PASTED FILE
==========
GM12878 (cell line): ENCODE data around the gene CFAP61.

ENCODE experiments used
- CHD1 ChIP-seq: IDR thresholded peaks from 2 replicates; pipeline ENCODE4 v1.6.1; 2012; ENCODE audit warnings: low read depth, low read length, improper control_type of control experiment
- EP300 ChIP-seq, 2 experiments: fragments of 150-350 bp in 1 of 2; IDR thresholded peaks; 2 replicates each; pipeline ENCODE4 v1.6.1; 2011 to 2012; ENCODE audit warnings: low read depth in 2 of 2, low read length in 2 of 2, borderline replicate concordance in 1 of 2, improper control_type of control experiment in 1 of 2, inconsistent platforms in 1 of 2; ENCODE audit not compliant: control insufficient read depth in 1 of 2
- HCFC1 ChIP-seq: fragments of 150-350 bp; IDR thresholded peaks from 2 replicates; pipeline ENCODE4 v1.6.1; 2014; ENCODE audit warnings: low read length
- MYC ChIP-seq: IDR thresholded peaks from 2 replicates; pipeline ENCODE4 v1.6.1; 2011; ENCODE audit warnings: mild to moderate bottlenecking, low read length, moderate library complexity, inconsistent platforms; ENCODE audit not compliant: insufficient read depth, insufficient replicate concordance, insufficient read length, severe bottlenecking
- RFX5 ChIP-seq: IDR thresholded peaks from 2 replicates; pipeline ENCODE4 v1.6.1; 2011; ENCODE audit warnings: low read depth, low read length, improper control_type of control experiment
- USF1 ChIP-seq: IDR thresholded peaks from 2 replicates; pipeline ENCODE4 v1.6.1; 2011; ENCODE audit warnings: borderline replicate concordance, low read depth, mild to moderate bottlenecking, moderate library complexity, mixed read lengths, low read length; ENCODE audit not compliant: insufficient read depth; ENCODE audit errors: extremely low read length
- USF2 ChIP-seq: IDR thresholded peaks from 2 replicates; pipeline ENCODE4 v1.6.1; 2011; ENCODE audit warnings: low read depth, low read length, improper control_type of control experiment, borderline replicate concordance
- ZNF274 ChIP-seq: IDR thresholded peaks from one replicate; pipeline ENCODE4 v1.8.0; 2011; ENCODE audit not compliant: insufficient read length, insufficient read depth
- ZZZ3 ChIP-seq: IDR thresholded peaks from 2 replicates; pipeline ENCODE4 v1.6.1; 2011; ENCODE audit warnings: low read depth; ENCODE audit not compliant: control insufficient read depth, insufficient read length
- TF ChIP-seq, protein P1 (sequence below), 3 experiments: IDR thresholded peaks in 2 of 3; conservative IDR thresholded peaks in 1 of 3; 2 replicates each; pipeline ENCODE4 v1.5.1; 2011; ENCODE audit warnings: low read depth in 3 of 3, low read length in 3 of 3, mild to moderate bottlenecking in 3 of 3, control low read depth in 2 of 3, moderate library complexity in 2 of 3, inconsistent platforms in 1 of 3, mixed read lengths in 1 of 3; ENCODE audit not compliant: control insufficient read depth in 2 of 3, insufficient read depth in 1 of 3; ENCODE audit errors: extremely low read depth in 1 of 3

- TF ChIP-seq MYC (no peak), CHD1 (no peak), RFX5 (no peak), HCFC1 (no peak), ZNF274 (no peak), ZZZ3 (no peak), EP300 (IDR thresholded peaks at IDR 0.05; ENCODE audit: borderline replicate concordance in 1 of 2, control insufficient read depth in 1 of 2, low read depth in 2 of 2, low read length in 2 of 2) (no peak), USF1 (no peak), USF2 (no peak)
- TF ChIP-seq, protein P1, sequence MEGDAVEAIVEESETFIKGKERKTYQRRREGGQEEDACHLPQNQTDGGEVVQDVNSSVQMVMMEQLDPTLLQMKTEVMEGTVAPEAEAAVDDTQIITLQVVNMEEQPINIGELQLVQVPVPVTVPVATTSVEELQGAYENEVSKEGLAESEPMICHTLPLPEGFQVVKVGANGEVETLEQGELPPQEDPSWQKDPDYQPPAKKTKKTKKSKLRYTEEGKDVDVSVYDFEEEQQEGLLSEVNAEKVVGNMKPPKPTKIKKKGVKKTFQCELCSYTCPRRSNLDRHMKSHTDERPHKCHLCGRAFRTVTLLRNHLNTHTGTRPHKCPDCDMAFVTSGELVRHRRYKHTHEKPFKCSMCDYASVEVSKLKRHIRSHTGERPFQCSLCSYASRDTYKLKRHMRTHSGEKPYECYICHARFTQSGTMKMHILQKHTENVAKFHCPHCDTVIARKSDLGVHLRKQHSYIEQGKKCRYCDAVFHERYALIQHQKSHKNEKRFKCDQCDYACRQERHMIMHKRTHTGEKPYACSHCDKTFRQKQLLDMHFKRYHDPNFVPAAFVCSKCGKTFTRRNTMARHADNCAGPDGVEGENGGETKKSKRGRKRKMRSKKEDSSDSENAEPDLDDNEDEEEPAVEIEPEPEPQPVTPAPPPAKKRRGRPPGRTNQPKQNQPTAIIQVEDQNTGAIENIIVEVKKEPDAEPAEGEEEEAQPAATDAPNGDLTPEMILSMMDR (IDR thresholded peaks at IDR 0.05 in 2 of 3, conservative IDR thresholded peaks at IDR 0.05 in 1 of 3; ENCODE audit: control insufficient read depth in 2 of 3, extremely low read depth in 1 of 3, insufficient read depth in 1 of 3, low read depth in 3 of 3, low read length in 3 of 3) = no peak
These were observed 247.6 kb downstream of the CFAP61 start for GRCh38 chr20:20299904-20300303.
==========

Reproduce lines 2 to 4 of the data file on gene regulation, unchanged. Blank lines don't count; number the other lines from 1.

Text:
ENCODE experiments used
- CHD1 ChIP-seq: IDR thresholded peaks from 2 replicates; pipeline ENCODE4 v1.6.1; 2012; ENCODE audit warnings: low read depth, low read length, improper control_type of control experiment
- EP300 ChIP-seq, 2 experiments: fragments of 150-350 bp in 1 of 2; IDR thresholded peaks; 2 replicates each; pipeline ENCODE4 v1.6.1; 2011 to 2012; ENCODE audit warnings: low read depth in 2 of 2, low read length in 2 of 2, borderline replicate concordance in 1 of 2, improper control_type of control experiment in 1 of 2, inconsistent platforms in 1 of 2; ENCODE audit not compliant: control insufficient read depth in 1 of 2